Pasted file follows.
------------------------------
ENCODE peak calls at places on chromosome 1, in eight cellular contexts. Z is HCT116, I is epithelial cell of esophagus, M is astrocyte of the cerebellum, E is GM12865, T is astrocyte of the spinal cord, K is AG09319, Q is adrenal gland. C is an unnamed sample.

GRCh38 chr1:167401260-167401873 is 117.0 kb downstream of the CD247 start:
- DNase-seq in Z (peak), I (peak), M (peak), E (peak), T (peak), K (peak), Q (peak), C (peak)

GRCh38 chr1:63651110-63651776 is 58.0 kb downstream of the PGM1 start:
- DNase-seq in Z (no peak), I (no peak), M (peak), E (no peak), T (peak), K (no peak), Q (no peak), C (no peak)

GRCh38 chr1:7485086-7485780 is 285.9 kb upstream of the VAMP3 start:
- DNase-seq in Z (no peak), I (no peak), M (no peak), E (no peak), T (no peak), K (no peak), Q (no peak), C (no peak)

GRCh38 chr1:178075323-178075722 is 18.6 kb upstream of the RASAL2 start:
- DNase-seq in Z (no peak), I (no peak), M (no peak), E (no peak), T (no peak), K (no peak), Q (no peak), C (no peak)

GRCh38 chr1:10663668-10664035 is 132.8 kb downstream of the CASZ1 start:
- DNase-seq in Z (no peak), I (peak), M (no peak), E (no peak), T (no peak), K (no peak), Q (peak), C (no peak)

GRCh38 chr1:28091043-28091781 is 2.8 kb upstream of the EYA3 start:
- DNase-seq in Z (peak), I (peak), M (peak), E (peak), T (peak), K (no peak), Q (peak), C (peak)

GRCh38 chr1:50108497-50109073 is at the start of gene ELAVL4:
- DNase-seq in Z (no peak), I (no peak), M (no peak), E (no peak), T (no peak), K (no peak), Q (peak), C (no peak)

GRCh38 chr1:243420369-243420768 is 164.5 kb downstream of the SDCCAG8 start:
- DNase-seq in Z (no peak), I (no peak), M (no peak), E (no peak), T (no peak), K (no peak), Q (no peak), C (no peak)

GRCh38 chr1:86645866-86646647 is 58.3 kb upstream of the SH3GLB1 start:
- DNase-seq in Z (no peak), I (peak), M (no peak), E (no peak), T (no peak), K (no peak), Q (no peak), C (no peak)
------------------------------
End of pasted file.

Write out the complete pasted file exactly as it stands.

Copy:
ENCODE peak calls at places on chromosome 1, in eight cellular contexts. Z is HCT116, I is epithelial cell of esophagus, M is astrocyte of the cerebellum, E is GM12865, T is astrocyte of the spinal cord, K is AG09319, Q is adrenal gland. C is an unnamed sample.

GRCh38 chr1:167401260-167401873 is 117.0 kb downstream of the CD247 start:
- DNase-seq in Z (peak), I (peak), M (peak), E (peak), T (peak), K (peak), Q (peak), C (peak)

GRCh38 chr1:63651110-63651776 is 58.0 kb downstream of the PGM1 start:
- DNase-seq in Z (no peak), I (no peak), M (peak), E (no peak), T (peak), K (no peak), Q (no peak), C (no peak)

GRCh38 chr1:7485086-7485780 is 285.9 kb upstream of the VAMP3 start:
- DNase-seq in Z (no peak), I (no peak), M (no peak), E (no peak), T (no peak), K (no peak), Q (no peak), C (no peak)

GRCh38 chr1:178075323-178075722 is 18.6 kb upstream of the RASAL2 start:
- DNase-seq in Z (no peak), I (no peak), M (no peak), E (no peak), T (no peak), K (no peak), Q (no peak), C (no peak)

GRCh38 chr1:10663668-10664035 is 132.8 kb downstream of the CASZ1 start:
- DNase-seq in Z (no peak), I (peak), M (no peak), E (no peak), T (no peak), K (no peak), Q (peak), C (no peak)

GRCh38 chr1:28091043-28091781 is 2.8 kb upstream of the EYA3 start:
- DNase-seq in Z (peak), I (peak), M (peak), E (peak), T (peak), K (no peak), Q (peak), C (peak)

GRCh38 chr1:50108497-50109073 is at the start of gene ELAVL4:
- DNase-seq in Z (no peak), I (no peak), M (no peak), E (no peak), T (no peak), K (no peak), Q (peak), C (no peak)

GRCh38 chr1:243420369-243420768 is 164.5 kb downstream of the SDCCAG8 start:
- DNase-seq in Z (no peak), I (no peak), M (no peak), E (no peak), T (no peak), K (no peak), Q (no peak), C (no peak)

GRCh38 chr1:86645866-86646647 is 58.3 kb upstream of the SH3GLB1 start:
- DNase-seq in Z (no peak), I (peak), M (no peak), E (no peak), T (no peak), K (no peak), Q (no peak), C (no peak)